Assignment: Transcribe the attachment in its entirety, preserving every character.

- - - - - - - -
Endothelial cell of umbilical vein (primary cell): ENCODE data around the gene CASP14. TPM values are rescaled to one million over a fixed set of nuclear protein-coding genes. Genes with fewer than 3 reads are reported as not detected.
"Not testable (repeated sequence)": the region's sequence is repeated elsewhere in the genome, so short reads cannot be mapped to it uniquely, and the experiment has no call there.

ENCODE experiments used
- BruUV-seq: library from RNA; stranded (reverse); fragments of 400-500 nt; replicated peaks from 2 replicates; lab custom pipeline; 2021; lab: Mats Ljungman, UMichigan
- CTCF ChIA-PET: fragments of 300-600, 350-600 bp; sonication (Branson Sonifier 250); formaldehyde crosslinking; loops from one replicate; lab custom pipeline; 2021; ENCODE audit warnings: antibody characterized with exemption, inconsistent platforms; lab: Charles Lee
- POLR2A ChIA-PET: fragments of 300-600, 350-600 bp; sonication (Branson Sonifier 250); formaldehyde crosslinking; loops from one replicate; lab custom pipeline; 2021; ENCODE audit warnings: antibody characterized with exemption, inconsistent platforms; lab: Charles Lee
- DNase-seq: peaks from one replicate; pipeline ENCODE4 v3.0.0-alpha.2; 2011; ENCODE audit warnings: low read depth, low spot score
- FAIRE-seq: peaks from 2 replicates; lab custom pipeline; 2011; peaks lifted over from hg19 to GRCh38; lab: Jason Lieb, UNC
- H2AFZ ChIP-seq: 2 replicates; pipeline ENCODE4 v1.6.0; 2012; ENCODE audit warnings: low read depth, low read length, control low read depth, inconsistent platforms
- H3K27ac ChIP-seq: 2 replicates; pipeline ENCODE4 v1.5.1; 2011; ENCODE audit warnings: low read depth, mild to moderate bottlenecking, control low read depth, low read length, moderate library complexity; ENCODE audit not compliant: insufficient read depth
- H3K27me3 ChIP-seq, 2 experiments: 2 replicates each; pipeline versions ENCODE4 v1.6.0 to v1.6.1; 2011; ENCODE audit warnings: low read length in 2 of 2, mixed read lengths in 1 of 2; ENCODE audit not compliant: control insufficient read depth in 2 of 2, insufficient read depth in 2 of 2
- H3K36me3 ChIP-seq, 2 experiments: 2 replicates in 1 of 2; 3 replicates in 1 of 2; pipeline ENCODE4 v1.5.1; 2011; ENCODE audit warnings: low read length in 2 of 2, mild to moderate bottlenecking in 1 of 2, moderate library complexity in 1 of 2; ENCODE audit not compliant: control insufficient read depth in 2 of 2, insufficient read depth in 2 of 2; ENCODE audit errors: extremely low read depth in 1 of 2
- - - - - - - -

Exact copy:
Endothelial cell of umbilical vein (primary cell): ENCODE data around the gene CASP14. TPM values are rescaled to one million over a fixed set of nuclear protein-coding genes. Genes with fewer than 3 reads are reported as not detected.
"Not testable (repeated sequence)": the region's sequence is repeated elsewhere in the genome, so short reads cannot be mapped to it uniquely, and the experiment has no call there.

ENCODE experiments used
- BruUV-seq: library from RNA; stranded (reverse); fragments of 400-500 nt; replicated peaks from 2 replicates; lab custom pipeline; 2021; lab: Mats Ljungman, UMichigan
- CTCF ChIA-PET: fragments of 300-600, 350-600 bp; sonication (Branson Sonifier 250); formaldehyde crosslinking; loops from one replicate; lab custom pipeline; 2021; ENCODE audit warnings: antibody characterized with exemption, inconsistent platforms; lab: Charles Lee
- POLR2A ChIA-PET: fragments of 300-600, 350-600 bp; sonication (Branson Sonifier 250); formaldehyde crosslinking; loops from one replicate; lab custom pipeline; 2021; ENCODE audit warnings: antibody characterized with exemption, inconsistent platforms; lab: Charles Lee
- DNase-seq: peaks from one replicate; pipeline ENCODE4 v3.0.0-alpha.2; 2011; ENCODE audit warnings: low read depth, low spot score
- FAIRE-seq: peaks from 2 replicates; lab custom pipeline; 2011; peaks lifted over from hg19 to GRCh38; lab: Jason Lieb, UNC
- H2AFZ ChIP-seq: 2 replicates; pipeline ENCODE4 v1.6.0; 2012; ENCODE audit warnings: low read depth, low read length, control low read depth, inconsistent platforms
- H3K27ac ChIP-seq: 2 replicates; pipeline ENCODE4 v1.5.1; 2011; ENCODE audit warnings: low read depth, mild to moderate bottlenecking, control low read depth, low read length, moderate library complexity; ENCODE audit not compliant: insufficient read depth
- H3K27me3 ChIP-seq, 2 experiments: 2 replicates each; pipeline versions ENCODE4 v1.6.0 to v1.6.1; 2011; ENCODE audit warnings: low read length in 2 of 2, mixed read lengths in 1 of 2; ENCODE audit not compliant: control insufficient read depth in 2 of 2, insufficient read depth in 2 of 2
- H3K36me3 ChIP-seq, 2 experiments: 2 replicates in 1 of 2; 3 replicates in 1 of 2; pipeline ENCODE4 v1.5.1; 2011; ENCODE audit warnings: low read length in 2 of 2, mild to moderate bottlenecking in 1 of 2, moderate library complexity in 1 of 2; ENCODE audit not compliant: control insufficient read depth in 2 of 2, insufficient read depth in 2 of 2; ENCODE audit errors: extremely low read depth in 1 of 2